On this same hall beside the smoking porch – we have our X-Ray department. It is closed on the night shift an opens around 7 AM. It has two doors going into the department. One large enough for a bed to roll through and one that goes into a small office storage room. At 4 AM the radio began playing behind the small door. The volume was loud enough that it was waking up the other patients on that end of the hall. We called security to bring the key so we could turn the radio off. They came and tried all their keys but nothing opened the door. Four staff stood there wondering what we needed to do until finally after 30 minutes it turned off just like  an alarm was set for that time.

When the day shift tech came in I walked down to his office and ask if he would make sure the alarm was turned off in the office behind the small door. I explained what happened during the night. He had a funny look on his face. He said,"Come here I will show you the room." It had an old desk in the room but it was now storage. There was not a radio any where in the room. Where did the music come from?

Still on the same side of the hall beside of the smoking porch there is a room that has a old metal desk, a creaky medal rolling office chair. The room is about 6 ft wide and 8 ft long. The nursing desk used to be directly across from this room. At 4 AM one of the staff and I were the only two working on the unit with 15 patients. A loud bang came from that room that was obviously the old metal chair slamming into the desk. The light was off in the room – it has a window in the door. She was reading and I was cross stitching. Neither one of us stopped what we were doing or looked up. After about a minute had passed I said. "Go see what that noise was". With out looking up from her book she replied "Hell no". We both cracked up laughing. After the patients woke up for the day and we were serving morning coffee. I went over and unlocked and opened the door. The chair was pushed under the desk appearing untouched.

If your sitting there wondering why would we continue working in this environment? Join us to see

I have to smile and say – I enjoy it. The noises do not bother me to bad (wink). However, it does make your hair raise up on your neck at times. Tell me what you thought about this article. I want to hear your voice. Comments make me smile, I can't wait to hear from you..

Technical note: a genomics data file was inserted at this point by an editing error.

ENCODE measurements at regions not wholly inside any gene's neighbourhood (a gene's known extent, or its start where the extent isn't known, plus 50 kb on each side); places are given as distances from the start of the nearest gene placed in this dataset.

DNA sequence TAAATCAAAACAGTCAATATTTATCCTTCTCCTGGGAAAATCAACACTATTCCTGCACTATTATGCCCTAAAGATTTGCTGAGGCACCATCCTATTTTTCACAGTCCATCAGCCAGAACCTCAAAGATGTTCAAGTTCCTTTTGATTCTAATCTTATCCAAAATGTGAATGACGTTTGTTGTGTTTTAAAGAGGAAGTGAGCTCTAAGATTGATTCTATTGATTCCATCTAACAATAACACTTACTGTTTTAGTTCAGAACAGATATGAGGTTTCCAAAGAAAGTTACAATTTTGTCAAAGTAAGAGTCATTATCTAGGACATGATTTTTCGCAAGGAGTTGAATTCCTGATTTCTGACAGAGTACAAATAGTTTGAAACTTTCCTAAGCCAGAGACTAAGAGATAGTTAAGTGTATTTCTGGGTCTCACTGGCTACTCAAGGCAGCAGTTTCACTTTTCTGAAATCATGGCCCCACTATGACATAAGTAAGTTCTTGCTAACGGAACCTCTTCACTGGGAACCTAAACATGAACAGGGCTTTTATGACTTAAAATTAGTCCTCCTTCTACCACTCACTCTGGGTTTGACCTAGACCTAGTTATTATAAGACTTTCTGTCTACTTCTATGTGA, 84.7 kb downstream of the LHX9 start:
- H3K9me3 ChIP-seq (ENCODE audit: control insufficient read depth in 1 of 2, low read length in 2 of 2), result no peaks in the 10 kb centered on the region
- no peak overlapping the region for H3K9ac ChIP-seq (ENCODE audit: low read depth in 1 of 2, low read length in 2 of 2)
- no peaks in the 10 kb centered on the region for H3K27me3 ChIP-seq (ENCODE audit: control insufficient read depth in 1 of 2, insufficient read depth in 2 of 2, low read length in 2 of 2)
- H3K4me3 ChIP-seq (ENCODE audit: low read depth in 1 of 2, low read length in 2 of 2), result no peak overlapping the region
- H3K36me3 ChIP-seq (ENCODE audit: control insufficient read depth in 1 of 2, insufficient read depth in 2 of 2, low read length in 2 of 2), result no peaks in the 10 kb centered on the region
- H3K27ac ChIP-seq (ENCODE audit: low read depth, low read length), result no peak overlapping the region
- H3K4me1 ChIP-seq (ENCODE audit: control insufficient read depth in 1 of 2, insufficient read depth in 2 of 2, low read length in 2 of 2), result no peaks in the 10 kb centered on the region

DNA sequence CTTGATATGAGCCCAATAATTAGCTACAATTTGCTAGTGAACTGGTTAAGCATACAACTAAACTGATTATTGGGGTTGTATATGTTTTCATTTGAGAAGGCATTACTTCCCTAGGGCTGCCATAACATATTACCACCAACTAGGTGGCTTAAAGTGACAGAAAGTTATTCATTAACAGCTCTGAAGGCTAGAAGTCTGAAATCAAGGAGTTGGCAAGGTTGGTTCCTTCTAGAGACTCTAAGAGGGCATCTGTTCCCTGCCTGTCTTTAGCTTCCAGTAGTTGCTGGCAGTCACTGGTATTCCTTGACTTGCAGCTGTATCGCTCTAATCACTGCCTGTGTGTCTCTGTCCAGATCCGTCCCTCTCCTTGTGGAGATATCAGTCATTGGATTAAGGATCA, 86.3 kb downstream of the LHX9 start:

Angela Brooks has worked in a state-funded psychiatric hospital in Kentucky for 21 years as a nurse, assisting sometimes-dangerous patients who come in shackled and cuffed. At AngelaBrook.com, she offers stories of life on the inside of a psychiatric ward, and the site, as well as her company, offers support for nurses in the mental health field and helps them bring passion into their role at work.

She is a natural health expert with 24 years as a nurse she can show you holistic approach helps the entire family physically, emotionally, spiritually and financially. Clients enjoy getting back to the road of recovery using health alternates for them and their family

Everyday we share insights, strategies and even some of our biggest secrets to nurse entrepreneurs  on our Facebook page!  Join the fun and connect with like-minded business owners and Nurses EVERY single day!  Click here and "become friends" with  Angela's NOW!


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Angela Brooks is a retired nurse after 25 years in mental health. She used her lunch breaks to build her business part time on the night shift. Her car became a mobile university as she listened to business training, coaching calls on CD and phone webinars. She blogged while she was at her sons' baseball practices.

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1 Lily September 7, 2010 at 3:05 pm

I once read a great Halloween article in the NYTimes about somebody who grew up in a haunted house.  He and his siblings were regularly spooked by the ghosts in various parts of the house.  But the mother, who still lives there happily today as she had been all along, never got bothered by any of them!  
I just moved into a 120 year old house.  I wonder if I'll have some stories to share soon!
Lily

2 Moniismean December 15, 2011 at 8:52 pm

wow, those are some crazy experiences.  i’m such a scardy cat when it comes to things like that. i would be so upset to see a hospital like that now-a-days cause i feel so bad for those people and i would hate to disturb the dead.

3 Patrick Hendry August 10, 2012 at 8:37 am

My organization, Mental Health America (formerly the National Mental Health Association) is producing a documentary on the history of mental health treatment and supports.  We are would like to know if you photo of the empty hallway with open doors is available for use and under what terms.  Please contact me at 703 838 7538.
Patrick Hendry

4 Diane Barnes October 7, 2012 at 3:48 pm

I worked night shift in a nursing home for many years. It’s true. Night shift does occasionally have extra “visitors.”